A Subject of Scandal and Concern

A Subject of Scandal and Concern 2016, Finborough Theatre, Courtesy of Samuel Taylor_3
Jamie Muscato in A Subject of Scandal and Concern
Photo credit: Samuel Taylor

John Osborne, perhaps best known for Look Back In Anger, originally wrote A Subject of Scandal and Concern for the television in 1960 – the resulting show starred Richard Burton. The production making its debut at the Finborough Theatre was adapted by Jimmy Walters (Proud Haddock), with Jamie Muscato taking on the lead role.

It tells the little known story of George Holyoake: the last man in England to be tried for blasphemy. By simply answering a question put to him at the end of a lecture, he is shunned by society, imprisoned & changed forever. The themes of the play remain starkly relevant today. Freedom of speech is constantly questioned and, in the social media age, people’s words are more & more open to misinterpretation. The influence of religion over the state also remains a concern, and can be a divisive topic in this country – considered by many to be a Christian nation, but only last week a study emerged that suggests England & Wales now have a secular majority. Though religion in power is probably more of a worry overseas, in more volatile environments.

A Subject of Scandal and Concern 2016, Finborough Theatre, Courtesy of Samuel Taylor_14
Ralph Birtwell and Doron Davidson in A Subject of Scandal and Concern
Photo credit: Samuel Taylor

The play takes us back to 1842, and is primarily based in Cheltenham. The stage is set up in the traverse, giving a courtroom feel to proceedings, as you imagine people in the audience as members of the jury. For props, there is simply a set of wooden benches in various sizes. These are very much multi-purpose – resembling the dock, a prison cell, gates & many other things besides.

Ste Clough’s choreography is extremely well devised – and well executed by the cast. It is a very dynamic production, the set constantly moving & shifting. A perfect example of this is when Holyoake makes his journey from Birmingham to Bristol; he walks an intricate path around, over & through the benches which are being rearranged by the rest of the company. It is a perfect use of space, keeping the eyes interested as you listen to the narration. Simon Gethin-Thomas’ lighting design also plays a big part, particularly at scene transitions, as do Piers Sherwood-Roberts’ compositions.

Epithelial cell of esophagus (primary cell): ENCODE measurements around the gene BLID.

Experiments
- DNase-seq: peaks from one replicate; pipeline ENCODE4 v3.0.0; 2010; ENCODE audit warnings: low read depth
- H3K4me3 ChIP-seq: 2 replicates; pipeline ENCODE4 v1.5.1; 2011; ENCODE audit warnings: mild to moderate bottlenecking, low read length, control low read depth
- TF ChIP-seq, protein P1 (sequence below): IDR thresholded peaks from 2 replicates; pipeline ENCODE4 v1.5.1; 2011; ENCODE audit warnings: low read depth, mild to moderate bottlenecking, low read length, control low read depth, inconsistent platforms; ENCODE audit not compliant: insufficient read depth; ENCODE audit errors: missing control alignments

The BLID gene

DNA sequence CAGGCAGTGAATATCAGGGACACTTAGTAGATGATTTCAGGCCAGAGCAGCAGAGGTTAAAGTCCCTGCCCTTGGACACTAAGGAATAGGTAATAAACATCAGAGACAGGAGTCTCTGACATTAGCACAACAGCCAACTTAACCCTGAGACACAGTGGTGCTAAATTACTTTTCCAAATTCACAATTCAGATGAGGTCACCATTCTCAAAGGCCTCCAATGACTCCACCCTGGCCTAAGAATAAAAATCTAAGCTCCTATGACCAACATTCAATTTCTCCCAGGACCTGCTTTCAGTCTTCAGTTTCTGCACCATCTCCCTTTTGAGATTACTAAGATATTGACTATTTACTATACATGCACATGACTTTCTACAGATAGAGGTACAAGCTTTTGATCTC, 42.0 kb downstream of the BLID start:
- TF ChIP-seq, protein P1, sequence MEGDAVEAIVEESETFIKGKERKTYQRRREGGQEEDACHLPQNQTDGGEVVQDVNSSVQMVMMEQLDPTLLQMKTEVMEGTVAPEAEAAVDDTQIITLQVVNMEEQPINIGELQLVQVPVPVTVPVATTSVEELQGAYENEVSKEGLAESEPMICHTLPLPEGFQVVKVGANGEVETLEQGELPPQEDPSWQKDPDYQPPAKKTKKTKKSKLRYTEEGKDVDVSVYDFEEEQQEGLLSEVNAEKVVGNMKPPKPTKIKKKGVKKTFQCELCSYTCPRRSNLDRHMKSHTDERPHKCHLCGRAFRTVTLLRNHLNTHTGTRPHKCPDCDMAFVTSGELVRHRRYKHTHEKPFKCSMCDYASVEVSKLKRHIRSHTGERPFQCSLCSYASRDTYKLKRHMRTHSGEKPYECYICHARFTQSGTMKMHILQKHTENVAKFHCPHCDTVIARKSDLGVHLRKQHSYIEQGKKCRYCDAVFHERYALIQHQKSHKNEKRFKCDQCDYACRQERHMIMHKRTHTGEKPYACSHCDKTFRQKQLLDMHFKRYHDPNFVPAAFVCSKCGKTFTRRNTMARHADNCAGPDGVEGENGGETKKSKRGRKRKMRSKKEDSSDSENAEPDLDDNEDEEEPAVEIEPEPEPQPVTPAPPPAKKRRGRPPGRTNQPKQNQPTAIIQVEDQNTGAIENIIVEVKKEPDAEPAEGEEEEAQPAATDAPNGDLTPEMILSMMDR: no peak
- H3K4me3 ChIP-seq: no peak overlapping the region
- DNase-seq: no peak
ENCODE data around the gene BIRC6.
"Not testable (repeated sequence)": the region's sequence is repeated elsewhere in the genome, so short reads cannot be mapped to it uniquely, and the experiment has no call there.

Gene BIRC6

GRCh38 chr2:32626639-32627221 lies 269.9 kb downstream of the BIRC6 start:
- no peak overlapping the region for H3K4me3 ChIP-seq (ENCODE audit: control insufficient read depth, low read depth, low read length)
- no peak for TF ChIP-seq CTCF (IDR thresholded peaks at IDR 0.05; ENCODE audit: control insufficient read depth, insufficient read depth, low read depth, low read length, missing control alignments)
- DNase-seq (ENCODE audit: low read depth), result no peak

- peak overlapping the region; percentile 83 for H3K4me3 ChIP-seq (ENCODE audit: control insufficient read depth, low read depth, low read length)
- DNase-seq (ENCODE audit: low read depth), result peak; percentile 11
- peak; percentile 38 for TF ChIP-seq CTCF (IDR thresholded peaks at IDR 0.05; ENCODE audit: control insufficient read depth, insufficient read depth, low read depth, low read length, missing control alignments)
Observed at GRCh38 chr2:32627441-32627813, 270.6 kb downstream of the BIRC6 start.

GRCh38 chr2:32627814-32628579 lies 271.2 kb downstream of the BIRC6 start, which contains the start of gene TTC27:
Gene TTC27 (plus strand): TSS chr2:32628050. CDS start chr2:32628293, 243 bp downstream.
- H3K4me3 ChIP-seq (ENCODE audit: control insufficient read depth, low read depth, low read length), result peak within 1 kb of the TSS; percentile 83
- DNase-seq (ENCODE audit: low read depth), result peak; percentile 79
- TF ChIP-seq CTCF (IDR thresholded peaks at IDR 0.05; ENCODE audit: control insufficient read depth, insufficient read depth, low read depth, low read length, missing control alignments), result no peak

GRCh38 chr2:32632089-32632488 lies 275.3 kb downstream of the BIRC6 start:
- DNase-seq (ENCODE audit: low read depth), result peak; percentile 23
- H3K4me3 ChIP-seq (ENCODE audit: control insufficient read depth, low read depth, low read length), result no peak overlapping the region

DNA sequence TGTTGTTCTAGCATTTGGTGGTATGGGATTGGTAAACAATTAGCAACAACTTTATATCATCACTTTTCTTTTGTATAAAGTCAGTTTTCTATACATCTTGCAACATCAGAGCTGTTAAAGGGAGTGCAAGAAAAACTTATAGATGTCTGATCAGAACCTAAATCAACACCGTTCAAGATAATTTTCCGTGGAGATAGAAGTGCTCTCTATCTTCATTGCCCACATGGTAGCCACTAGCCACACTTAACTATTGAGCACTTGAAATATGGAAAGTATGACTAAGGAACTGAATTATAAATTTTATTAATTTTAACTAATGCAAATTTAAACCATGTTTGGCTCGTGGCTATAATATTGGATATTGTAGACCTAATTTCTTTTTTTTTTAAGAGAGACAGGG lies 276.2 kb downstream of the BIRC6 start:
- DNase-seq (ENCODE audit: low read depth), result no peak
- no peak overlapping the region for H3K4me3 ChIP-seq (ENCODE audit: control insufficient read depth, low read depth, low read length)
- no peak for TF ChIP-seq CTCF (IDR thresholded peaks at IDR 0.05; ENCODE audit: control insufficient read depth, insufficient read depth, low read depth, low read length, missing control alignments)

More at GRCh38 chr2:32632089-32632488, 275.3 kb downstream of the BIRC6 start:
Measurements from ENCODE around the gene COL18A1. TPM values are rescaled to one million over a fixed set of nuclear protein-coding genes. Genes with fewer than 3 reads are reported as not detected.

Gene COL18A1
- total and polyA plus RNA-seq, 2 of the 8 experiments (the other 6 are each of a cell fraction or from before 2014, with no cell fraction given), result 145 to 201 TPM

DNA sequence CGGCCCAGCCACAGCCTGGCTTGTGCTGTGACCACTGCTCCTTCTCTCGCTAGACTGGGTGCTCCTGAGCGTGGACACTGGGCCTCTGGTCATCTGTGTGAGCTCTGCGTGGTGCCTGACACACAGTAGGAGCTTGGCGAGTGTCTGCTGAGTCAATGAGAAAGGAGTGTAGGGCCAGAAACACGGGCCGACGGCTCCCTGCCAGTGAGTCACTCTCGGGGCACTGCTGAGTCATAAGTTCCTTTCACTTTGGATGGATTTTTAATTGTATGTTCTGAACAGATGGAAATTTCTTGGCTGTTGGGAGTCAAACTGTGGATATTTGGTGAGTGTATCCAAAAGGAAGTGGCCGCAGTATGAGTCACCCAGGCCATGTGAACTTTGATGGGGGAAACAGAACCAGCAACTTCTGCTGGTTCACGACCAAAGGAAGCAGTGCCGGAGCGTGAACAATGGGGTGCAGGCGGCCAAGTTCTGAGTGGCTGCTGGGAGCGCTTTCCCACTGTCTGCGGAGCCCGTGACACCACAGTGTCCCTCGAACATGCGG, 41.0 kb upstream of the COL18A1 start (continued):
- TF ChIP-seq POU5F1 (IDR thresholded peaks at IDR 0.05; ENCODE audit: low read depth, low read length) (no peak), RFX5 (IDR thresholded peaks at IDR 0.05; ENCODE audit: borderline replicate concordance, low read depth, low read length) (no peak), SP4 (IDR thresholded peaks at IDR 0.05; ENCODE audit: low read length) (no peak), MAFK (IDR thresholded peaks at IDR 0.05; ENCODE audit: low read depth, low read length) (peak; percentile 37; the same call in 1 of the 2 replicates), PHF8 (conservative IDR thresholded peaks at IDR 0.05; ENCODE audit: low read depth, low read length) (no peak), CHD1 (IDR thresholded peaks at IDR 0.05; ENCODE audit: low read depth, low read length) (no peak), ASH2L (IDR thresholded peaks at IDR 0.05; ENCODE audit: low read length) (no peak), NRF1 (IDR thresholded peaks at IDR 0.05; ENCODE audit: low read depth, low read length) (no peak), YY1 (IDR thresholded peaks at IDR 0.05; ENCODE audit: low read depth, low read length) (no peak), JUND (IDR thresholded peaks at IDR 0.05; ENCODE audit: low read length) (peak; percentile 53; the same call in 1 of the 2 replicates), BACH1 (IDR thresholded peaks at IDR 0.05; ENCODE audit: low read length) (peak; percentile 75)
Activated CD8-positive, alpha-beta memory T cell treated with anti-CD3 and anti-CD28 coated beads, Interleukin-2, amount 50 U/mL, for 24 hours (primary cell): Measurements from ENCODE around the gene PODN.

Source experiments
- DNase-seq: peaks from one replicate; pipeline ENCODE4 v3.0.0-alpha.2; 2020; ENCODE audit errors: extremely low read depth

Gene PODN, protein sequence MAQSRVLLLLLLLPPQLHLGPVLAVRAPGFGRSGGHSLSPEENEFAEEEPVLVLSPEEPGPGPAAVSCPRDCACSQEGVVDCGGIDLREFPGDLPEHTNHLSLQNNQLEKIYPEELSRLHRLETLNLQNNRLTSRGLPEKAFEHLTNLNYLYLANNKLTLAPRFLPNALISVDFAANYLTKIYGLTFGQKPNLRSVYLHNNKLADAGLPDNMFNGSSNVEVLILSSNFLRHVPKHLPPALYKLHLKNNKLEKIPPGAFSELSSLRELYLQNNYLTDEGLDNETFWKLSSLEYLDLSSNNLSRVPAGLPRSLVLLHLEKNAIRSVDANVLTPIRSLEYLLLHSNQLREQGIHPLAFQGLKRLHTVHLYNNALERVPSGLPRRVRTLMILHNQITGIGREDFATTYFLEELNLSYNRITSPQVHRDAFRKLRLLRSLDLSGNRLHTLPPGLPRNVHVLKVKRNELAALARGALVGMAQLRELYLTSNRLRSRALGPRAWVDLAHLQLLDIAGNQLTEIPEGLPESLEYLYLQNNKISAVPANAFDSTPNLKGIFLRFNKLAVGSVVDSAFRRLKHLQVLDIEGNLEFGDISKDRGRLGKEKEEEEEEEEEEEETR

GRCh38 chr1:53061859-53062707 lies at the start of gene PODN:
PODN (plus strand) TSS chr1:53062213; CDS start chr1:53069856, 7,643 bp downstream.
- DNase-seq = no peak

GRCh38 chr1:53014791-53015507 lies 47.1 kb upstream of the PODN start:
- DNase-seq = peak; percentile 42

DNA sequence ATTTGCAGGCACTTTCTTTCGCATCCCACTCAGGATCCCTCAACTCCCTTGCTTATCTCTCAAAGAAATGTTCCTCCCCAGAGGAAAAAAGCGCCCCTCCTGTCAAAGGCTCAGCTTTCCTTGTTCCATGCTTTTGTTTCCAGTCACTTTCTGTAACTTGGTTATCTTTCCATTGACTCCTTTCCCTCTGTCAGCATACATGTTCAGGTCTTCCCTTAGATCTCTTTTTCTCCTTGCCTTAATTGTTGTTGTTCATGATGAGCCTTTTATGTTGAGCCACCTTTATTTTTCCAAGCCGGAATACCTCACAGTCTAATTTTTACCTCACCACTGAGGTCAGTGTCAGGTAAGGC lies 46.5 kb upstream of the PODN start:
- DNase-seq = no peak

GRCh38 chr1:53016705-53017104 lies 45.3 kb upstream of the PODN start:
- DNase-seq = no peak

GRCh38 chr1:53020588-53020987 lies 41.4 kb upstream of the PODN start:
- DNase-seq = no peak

A Subject of Scandal and Concern 2016, Finborough Theatre, Courtesy of Samuel Taylor_10
The cast of A Subject of Scandal and Concern
Photo credit: Samuel Taylor

The cast of six are hugely accomplished – bar Muscato & Caroline Moroney as Mr & Mrs Holyoake, they all play multiple, distinct parts.

Doron Davidson impresses; initially he acts as narrator, but takes on various guises throughout (Maitland, Lefroy, Jones & Bartram), returning to narrate at the end. The change of roles is swift, making his use of accents & characterisation all the more noteworthy. Also excellent is Edmund Digby-Jones – though his stint as the clerk stands out the most. The speed at which he delivers his opening speech is remarkable!

Jamie Muscato is an absolute revelation. From the moment he enters the room he has the audience rapt. He fully commits himself to his character, pushing himself to physical & mental extremes as Holyoake’s situation deteriorates. His enactment of Holyoake’s speech impediment is admirably done, and only makes the performance more affecting. It really is difficult to take your eyes off him – and why should you?

A Subject of Scandal and Concern 2016, Finborough Theatre, Courtesy of Samuel Taylor_4
Jamie Muscato in A Subject of Scandal and Concern
Photo credit: Samuel Taylor

My verdict? A powerful piece that resonates with our time – a thoughtfully conceived production with performances to match.

Rating: 5*


A Subject of Scandal and Concern runs at the Finborough Theatre until 7 June 2016. Performances on Sundays & Mondays at 7.30pm, and Tuesdays at 2pm. Tickets are available online and from the box office.

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